If you clone this and
docker-compose up, the WordPress environment will start up in an instant.
It happened that I had to play with WordPress. Until now, in order to prepare the development environment, set up a MySQL server locally, create a DB, create and arrange around users and privileges, create a PHP environment, create a Web server environment, connect, check the operation .. I was doing my best to do what is called MAMP, but nowadays it is not normal, so I did a little research to build an environment with docker.
When I looked it up, there was a docker image called
wordpress, and of course there was also a docker image for
mysql, so I decided to make it with a good feeling,
As for how to make it, it was carefully written in Description of Docker Hub of
wordpress, so I will describe it as reference information.
In the middle of the page, the section "... via docker stack deploy or docker-compose" is almost the same.
This time I wanted to make a theme or plugin, so I created
docker-compose.yml to mount
wp-content / themes and
wp-content / plugins.
version: '3.1' services: wordpress: image: wordpress restart: always ports: - 8080:80 environment: WORDPRESS_DB_HOST: db WORDPRESS_DB_USER: exampleuser WORDPRESS_DB_PASSWORD: examplepass WORDPRESS_DB_NAME: exampledb volumes: - wordpress:/var/www/html - ./wp-content/themes:/var/www/html/wp-content/themes - ./wp-content/plugins:/var/www/html/wp-content/plugins db: image: mysql:5.7 restart: always environment: MYSQL_DATABASE: exampledb MYSQL_USER: exampleuser MYSQL_PASSWORD: examplepass MYSQL_RANDOM_ROOT_PASSWORD: '1' volumes: - db:/var/lib/mysql volumes: wordpress: db:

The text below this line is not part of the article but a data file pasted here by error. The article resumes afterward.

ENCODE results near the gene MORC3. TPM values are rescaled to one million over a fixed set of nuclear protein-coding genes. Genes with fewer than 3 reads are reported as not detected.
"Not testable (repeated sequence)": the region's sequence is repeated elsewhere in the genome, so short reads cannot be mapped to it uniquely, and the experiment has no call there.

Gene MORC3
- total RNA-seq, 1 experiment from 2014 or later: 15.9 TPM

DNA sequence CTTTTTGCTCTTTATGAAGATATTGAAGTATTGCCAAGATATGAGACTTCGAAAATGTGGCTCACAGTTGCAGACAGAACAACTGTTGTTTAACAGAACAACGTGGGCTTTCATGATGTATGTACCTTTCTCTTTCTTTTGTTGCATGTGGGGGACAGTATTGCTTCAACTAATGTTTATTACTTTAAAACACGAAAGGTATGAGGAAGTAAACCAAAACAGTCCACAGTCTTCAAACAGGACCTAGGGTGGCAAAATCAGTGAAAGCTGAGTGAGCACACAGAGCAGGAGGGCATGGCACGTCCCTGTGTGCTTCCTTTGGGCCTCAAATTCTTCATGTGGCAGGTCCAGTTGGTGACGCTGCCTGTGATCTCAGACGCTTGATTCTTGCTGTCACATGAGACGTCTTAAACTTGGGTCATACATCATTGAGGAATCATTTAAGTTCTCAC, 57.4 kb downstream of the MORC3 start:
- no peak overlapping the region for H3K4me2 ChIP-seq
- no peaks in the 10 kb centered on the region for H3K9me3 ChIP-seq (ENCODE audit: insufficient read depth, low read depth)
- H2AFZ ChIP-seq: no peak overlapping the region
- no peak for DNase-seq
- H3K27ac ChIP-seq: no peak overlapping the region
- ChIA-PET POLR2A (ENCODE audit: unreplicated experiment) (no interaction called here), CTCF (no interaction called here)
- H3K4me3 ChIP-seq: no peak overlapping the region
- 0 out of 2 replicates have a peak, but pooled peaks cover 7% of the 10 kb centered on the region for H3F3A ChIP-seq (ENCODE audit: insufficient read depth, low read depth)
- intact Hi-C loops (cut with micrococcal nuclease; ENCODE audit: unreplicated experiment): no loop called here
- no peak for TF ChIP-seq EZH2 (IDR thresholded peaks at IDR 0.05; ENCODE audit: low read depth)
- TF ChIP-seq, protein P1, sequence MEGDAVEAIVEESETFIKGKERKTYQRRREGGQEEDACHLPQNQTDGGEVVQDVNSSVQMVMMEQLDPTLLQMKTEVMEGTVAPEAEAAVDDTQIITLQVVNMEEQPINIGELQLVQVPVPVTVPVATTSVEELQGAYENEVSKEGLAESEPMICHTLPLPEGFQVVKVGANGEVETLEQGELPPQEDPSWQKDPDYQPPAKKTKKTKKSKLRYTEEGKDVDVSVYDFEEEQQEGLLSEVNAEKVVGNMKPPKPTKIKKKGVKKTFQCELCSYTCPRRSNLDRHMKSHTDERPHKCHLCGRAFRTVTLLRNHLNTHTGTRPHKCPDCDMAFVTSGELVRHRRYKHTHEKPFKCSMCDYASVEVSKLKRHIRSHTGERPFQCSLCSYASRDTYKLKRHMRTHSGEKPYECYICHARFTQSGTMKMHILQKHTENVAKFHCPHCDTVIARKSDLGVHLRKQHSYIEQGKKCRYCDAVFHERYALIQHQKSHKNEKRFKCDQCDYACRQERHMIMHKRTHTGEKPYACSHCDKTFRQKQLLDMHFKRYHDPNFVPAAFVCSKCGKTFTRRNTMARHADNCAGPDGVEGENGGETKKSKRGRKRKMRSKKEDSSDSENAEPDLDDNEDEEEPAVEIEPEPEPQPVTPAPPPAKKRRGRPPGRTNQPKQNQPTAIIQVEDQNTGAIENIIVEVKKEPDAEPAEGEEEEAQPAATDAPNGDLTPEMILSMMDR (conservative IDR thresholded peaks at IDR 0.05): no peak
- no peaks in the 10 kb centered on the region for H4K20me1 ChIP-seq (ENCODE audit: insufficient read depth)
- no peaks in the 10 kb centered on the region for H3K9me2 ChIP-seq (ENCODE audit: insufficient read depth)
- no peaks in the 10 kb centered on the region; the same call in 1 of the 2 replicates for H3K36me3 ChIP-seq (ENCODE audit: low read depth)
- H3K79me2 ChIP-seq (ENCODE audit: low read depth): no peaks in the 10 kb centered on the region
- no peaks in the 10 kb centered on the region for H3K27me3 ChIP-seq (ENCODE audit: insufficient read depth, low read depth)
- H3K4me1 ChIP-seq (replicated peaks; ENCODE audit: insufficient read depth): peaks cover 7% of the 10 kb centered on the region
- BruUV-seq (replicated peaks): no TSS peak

Now, when you open
docker-compose up and
http: // localhost: 8080, the WordPress setup screen will open immediately, so if you proceed as it is, you can go to the management screen.
From here onward, I just wrote it in the meantime, so I think it can only be used as a memorandum of my own.
When creating my own theme, I think that the layout and appearance are controlled by style.css, but since WordPress is a CMS equipped with a WYSIWYG editor, it is necessary to make use of the layout of the content part that is provided in WordPress.
The built-in style is described in the "WordPress Generated Classes" section of CSS «WordPress Codex. By copying and pasting this to the bottom of my own theme, I was able to reflect the layout specified at the time of editing with WYSIWYG on the actual display.
Initially, the style defined in my own style.css was applied to the elements of the content part, so there was a problem that it looked different from WYSIWYG, but probably the responsibility of markup as follows I feel that the demarcation will generally work.
--On the template / theme side, only the layout of the block element that wraps the content is controlled by HTML + CSS, and
<? Php the_content ();?> Does not affect the layout of the content body to be embedded`` I'll make it style.css
In short, the HTML that WordPress WYSIWYG spits out is unpredictable, so it's probably impossible to control block layout of the content body with your own css. Rather, I feel that the theme creator needs a class / selector design that allows the block layout of the content body to be left uncontrolled.
It was okay to make it support the color palette function, but this time I didn't need to create a general-purpose theme that fully supports WordPress functions, so I implemented it with minimal function support.